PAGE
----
Brier's frosty situation

STEVE GREEN, QMI Agency

, Last Updated: 10:53 PM ET

LONDON, Ont. -- The bottom line for the 2011 Tim Hortons Brier will be taking a $40,000 hit, thanks to Mother Nature.

Saturday’s mild, wet weather, combined with sizable crowds at the John Labatt Centre, created havoc with the ice as a good deal of frost built up along the sides of each of the four sheets and gradually crept toward the middle as the first draw’s games went on.

As a result, the Canadian Curling Association brought in a portable dehumidification system – the JLC has no dehumidifiers – that will run the next eight days. The cost, about $40,000, will come out of the Brier’s operational budget.

“We’re not unfamiliar with doing this; we did the same thing at the worlds in Moncton in 2009 and we’ve had to do it Regina a couple of times,” said Warren Hansen, the CCA’s director of event operations and media relations.. “The problem is it’s too warm outside. Even with the amount of people in here, if it was colder outside all they’d have to do is open the doors between draws. But if they did that now, it would just allow more humidity in.”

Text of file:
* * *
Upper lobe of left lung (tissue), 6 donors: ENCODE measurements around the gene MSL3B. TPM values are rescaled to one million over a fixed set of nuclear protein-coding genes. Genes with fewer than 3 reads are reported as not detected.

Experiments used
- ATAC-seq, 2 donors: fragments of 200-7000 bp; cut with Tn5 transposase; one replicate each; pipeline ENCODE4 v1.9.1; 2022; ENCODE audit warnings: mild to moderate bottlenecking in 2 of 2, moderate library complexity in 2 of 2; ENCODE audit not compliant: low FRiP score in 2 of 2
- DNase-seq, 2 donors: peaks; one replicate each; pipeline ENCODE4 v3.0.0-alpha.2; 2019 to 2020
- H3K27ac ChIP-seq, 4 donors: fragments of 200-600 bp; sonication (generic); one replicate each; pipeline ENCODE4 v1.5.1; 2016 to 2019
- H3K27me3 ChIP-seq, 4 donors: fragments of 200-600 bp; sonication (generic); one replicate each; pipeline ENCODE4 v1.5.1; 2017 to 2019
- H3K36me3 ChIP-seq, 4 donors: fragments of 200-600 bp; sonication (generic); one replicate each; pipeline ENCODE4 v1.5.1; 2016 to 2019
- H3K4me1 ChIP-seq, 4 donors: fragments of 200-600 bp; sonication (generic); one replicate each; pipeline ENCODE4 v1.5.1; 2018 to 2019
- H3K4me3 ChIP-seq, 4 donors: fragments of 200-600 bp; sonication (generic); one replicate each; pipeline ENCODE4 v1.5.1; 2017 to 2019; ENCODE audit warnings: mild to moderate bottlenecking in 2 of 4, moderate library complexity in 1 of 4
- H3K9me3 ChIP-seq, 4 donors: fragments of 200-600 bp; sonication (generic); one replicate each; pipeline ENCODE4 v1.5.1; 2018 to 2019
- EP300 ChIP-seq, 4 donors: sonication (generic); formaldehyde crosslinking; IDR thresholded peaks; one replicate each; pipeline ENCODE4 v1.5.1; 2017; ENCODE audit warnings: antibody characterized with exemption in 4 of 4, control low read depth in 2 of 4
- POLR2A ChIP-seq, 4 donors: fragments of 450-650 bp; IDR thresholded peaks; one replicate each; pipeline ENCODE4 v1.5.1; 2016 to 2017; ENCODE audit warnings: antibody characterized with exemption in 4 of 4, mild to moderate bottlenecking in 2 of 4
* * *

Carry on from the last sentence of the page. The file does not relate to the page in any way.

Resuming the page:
While the frost made for some tricky situations and made the curlers less than comfortable with some shots off the centre line, they weren’t overly concerned.

“You could see it creeping in as the game went on, but it was still curling and it still had good speed,” said Newfoundland/Labrador skip Brad Gushue after he crushed Eddie MacKenzie of Prince Edward Island 12-1. “We’ve dealt with this before; it’s not an issue yet.”

Added Saskatchewan skip Steve Laycock, who got by Jamie Koe of the Territories 6-4: “The first couple of ends we got caught a couple of times and we didn’t feel comfortable with a lot of shots early on. It was a struggle to figure out where to put the broom. Hopefully it will get better, but if not, I’m prepared to deal with it.”

steve.green@sunmedia.ca

twitter.com/SteveGatLFPress


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